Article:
Being in a relationship does not come cheap in Canada.
RateSupermarket.ca has done some number crunching and found one year of dating can cost a person over $10,000. In 2016 that breaks down to: 12 fancy dates ($3,330.50), 24 casual dates ($521.22), 12 movie dates ($570.96), two weekend getaways ($1,251.50) and the grand prize of a beach vacation ($3,523). The study even took into account additional expenses like flowers ($140).
Things only get more expensive as a relationship progresses. An engagement could set someone back the cost of another year or two of dating on top of the ring (plus a pricey party to show off the pricey ring).
Tying the knot is now estimated to cost some $39,000.
That brings the total bill for love to almost $62,000 — a 22.8 per cent increase from last year and a whopping 41 per cent jump since 2013, when the study debuted.
So why are the costs of coupledom on the rise? Those behind the study feel the loonie’s recent tumble has taken a toll on the cost of dining out and travel.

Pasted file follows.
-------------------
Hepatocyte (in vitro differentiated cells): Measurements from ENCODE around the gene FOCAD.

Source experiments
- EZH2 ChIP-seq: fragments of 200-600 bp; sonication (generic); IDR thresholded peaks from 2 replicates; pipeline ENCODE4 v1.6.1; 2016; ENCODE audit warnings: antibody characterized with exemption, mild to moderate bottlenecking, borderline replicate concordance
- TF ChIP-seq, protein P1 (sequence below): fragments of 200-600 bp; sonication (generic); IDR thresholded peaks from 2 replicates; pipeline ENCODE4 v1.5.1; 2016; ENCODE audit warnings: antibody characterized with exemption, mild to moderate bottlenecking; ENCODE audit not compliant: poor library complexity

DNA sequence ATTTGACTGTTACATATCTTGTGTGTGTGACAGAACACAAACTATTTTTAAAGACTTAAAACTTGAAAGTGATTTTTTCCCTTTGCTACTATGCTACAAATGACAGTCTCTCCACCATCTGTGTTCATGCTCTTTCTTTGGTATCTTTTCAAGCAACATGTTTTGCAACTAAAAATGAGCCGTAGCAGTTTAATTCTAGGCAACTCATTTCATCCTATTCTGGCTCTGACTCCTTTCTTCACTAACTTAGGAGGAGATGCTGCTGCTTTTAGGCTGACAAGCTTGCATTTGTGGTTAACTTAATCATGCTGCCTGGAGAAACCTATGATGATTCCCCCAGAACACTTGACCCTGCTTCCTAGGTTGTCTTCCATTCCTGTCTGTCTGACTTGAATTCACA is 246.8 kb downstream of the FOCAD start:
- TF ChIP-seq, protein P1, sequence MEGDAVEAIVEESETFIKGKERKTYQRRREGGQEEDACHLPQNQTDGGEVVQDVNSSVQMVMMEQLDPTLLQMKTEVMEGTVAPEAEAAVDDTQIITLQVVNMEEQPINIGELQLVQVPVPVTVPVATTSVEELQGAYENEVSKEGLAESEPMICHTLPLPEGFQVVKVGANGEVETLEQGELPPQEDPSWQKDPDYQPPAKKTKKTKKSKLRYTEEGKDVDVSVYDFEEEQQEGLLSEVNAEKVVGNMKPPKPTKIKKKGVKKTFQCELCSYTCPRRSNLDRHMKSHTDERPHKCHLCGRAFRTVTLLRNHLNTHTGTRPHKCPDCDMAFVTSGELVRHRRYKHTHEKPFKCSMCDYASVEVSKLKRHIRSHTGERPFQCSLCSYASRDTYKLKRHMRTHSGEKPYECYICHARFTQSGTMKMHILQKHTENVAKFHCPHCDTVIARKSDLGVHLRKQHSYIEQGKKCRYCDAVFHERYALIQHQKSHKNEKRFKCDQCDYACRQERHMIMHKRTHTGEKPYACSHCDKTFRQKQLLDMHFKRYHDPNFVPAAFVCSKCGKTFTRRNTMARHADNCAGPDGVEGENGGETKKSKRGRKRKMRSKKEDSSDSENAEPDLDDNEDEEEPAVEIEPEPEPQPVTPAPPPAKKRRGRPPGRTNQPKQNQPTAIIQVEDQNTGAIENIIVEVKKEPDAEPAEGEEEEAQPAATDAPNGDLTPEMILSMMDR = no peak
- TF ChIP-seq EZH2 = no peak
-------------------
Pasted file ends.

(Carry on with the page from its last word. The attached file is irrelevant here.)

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“For couples planning significant financial milestones, this year may be especially hard on the wallet,” said Penelope Graham of RateSupermarket.ca.
“While not terribly romantic, it’s important for couples to take economic factors, such as the strength of the dollar, into account when planning leisure activities.”
Relationship expert Dr. Jess O’Reilly stresses people don’t have to spend a lot of money to show their love.
“When we look at the numbers, people who invest more in their wedding actually have higher divorce rates,” she said.
O’Reilly added that while relationships are worth investing in, spending on expensive dinner dates and flowers in February is not a good idea.
“The bottom line is that it’s not actually worth it.”
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She advises couples avoid the packed restaurants on Valentine’s Day and opt for 14 days of kindness instead. That might involve couples preparing each other food or giving one another a massage.
Those daily demonstrations of affection can arguably be worth more in the long run than anything money can buy.
Here’s a closer look at how the cost of love breaks down:
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